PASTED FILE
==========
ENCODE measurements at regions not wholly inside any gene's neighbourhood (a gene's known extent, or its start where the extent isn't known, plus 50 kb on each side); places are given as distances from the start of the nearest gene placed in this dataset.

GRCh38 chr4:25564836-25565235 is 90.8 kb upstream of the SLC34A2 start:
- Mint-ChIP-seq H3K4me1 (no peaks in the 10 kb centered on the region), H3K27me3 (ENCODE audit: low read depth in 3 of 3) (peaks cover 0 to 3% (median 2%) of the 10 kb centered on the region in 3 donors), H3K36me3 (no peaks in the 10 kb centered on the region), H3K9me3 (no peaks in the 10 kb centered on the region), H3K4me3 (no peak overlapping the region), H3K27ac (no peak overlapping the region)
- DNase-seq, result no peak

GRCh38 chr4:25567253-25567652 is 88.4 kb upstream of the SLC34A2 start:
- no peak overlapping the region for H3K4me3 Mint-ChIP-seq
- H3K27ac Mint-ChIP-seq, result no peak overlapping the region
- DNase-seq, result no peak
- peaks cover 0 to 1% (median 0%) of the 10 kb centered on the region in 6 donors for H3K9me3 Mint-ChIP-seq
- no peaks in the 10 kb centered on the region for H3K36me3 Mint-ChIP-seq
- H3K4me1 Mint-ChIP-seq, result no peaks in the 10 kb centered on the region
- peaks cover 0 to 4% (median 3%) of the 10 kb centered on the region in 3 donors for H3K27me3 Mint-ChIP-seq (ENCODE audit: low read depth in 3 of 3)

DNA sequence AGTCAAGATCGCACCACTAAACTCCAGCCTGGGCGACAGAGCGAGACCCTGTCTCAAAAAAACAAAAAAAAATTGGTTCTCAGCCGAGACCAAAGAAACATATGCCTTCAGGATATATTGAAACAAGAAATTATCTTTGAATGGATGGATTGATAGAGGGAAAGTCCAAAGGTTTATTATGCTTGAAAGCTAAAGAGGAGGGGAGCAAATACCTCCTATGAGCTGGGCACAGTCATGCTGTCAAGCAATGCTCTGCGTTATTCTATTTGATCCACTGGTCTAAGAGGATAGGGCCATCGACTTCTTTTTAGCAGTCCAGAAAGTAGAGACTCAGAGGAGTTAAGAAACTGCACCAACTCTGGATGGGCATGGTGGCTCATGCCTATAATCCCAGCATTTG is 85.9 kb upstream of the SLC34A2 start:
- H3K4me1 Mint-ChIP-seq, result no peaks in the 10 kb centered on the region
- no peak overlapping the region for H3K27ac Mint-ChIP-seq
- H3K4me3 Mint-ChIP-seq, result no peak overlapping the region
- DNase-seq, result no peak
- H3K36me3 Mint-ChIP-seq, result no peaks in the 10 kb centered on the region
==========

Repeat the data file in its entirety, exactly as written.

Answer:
ENCODE measurements at regions not wholly inside any gene's neighbourhood (a gene's known extent, or its start where the extent isn't known, plus 50 kb on each side); places are given as distances from the start of the nearest gene placed in this dataset.

GRCh38 chr4:25564836-25565235 is 90.8 kb upstream of the SLC34A2 start:
- Mint-ChIP-seq H3K4me1 (no peaks in the 10 kb centered on the region), H3K27me3 (ENCODE audit: low read depth in 3 of 3) (peaks cover 0 to 3% (median 2%) of the 10 kb centered on the region in 3 donors), H3K36me3 (no peaks in the 10 kb centered on the region), H3K9me3 (no peaks in the 10 kb centered on the region), H3K4me3 (no peak overlapping the region), H3K27ac (no peak overlapping the region)
- DNase-seq, result no peak

GRCh38 chr4:25567253-25567652 is 88.4 kb upstream of the SLC34A2 start:
- no peak overlapping the region for H3K4me3 Mint-ChIP-seq
- H3K27ac Mint-ChIP-seq, result no peak overlapping the region
- DNase-seq, result no peak
- peaks cover 0 to 1% (median 0%) of the 10 kb centered on the region in 6 donors for H3K9me3 Mint-ChIP-seq
- no peaks in the 10 kb centered on the region for H3K36me3 Mint-ChIP-seq
- H3K4me1 Mint-ChIP-seq, result no peaks in the 10 kb centered on the region
- peaks cover 0 to 4% (median 3%) of the 10 kb centered on the region in 3 donors for H3K27me3 Mint-ChIP-seq (ENCODE audit: low read depth in 3 of 3)

DNA sequence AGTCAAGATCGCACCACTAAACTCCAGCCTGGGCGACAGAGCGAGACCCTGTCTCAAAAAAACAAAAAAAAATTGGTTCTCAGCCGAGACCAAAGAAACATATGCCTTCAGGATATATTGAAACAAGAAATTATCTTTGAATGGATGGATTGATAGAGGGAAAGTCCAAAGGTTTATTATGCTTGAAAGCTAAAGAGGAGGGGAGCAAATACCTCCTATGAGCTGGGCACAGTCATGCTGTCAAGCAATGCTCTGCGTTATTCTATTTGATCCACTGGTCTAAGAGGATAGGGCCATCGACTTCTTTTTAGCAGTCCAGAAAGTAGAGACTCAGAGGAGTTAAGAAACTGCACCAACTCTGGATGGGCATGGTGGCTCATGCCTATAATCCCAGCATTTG is 85.9 kb upstream of the SLC34A2 start:
- H3K4me1 Mint-ChIP-seq, result no peaks in the 10 kb centered on the region
- no peak overlapping the region for H3K27ac Mint-ChIP-seq
- H3K4me3 Mint-ChIP-seq, result no peak overlapping the region
- DNase-seq, result no peak
- H3K36me3 Mint-ChIP-seq, result no peaks in the 10 kb centered on the region